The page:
|Title||Probing clump accretion onto neutron stars with XMM-Newton|
|Author||Dr Enrico Bozzo|
|Description||We propose the continuation of a very successful fulfill program (accepted in AO17 and AO18) aimed at studying the flaring phenomenology of the supergiant fast X-ray transients (SFXTs). Our milestone analysis of all available XMM SFXT observations proved that the XMM data are the best suited to probe the physics of clumpy wind accretion. The current number of observed flares is still limited and more observations are needed to achieve a meaningful statistical sample for each source. 2-5 flares are observed every 20 ks exposure, and thus short XMM fulfill observations provide the best mean to build upon the current database, providing also the required large effective area and good energy resolution to measure of NH and spectral slopes variations within time scales of virgul100 s.|
|Publication||No observations found associated with the current proposal|
|Instrument||EMOS1, EMOS2, EPN, OM, RGS1, RGS2|
|Mission Description||The European Space Agency's (ESA) X-ray Multi-Mirror Mission (XMM-Newton) was launched by an Ariane 504 on December 10th 1999. XMM-Newton is ESA's second cornerstone of the Horizon 2000 Science Programme. It carries 3 high throughput X-ray telescopes with an unprecedented effective area, and an optical monitor, the first flown on a X-ray observatory. The large collecting area and ability to make long uninterrupted exposures provide highly sensitive observations.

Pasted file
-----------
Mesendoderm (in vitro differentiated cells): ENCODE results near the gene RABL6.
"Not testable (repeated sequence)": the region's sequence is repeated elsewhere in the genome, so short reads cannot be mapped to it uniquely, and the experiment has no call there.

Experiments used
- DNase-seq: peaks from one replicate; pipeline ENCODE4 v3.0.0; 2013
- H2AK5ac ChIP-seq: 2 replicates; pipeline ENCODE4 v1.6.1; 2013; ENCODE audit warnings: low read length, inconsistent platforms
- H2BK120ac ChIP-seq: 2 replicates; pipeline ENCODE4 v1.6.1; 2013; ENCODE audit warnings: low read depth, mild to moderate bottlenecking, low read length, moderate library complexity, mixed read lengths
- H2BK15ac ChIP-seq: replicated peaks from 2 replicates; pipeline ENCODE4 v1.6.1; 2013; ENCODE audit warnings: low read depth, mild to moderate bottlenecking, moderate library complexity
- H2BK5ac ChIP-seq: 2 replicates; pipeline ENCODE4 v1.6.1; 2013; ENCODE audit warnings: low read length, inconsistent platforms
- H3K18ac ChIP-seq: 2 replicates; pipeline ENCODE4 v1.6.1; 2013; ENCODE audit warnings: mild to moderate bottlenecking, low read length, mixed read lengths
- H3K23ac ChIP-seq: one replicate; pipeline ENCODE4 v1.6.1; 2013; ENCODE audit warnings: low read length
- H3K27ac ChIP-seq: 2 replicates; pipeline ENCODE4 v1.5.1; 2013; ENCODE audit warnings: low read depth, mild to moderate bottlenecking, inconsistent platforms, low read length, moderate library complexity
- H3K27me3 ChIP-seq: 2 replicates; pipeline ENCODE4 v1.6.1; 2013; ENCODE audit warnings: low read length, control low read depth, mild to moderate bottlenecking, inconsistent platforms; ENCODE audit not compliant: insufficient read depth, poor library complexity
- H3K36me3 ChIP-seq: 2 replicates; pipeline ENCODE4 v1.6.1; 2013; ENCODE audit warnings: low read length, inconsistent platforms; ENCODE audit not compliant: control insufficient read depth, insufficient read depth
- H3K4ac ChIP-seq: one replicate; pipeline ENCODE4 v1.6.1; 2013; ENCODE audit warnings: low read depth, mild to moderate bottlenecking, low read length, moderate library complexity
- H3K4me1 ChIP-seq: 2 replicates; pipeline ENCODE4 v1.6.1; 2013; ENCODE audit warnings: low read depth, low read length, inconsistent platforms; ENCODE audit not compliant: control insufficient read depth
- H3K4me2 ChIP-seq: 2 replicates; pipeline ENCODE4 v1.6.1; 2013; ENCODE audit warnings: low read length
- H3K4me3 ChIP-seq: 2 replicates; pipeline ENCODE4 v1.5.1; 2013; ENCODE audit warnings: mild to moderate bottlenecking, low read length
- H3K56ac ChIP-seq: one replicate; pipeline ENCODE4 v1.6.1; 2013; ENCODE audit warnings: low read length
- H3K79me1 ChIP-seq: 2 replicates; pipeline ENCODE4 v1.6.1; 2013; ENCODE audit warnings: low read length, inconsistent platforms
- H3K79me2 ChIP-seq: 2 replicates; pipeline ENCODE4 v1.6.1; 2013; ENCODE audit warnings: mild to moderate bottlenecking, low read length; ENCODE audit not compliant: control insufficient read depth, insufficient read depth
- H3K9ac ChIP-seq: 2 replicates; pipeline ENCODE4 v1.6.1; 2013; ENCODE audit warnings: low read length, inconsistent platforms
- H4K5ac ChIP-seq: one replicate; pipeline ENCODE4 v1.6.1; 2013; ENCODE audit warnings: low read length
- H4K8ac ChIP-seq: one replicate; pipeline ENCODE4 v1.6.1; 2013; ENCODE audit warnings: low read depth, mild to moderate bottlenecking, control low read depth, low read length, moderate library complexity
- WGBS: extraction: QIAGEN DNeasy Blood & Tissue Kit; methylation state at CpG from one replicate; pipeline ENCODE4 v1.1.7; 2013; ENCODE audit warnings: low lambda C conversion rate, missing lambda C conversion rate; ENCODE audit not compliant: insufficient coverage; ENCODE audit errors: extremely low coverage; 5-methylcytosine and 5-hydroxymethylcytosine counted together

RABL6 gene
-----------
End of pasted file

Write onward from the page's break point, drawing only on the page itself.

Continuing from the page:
Since Earth's atmosphere blocks out all X-rays, only a telescope in space can detect and study celestial X-ray sources. The XMM-Newton mission is helping scientists to solve a number of cosmic mysteries, ranging from the enigmatic black holes to the origins of the Universe itself. Observing time on XMM-Newton is being made available to the scientific community, applying for observational periods on a competitive basis.
|Publisher And Registrant||European Space Agency|
|Credit Guidelines||European Space Agency, 2022-02-09T00:00:00Z, 086241, 18.02_20200221_1200. https://doi.org/10.5270/esa-[xxxxxxx]|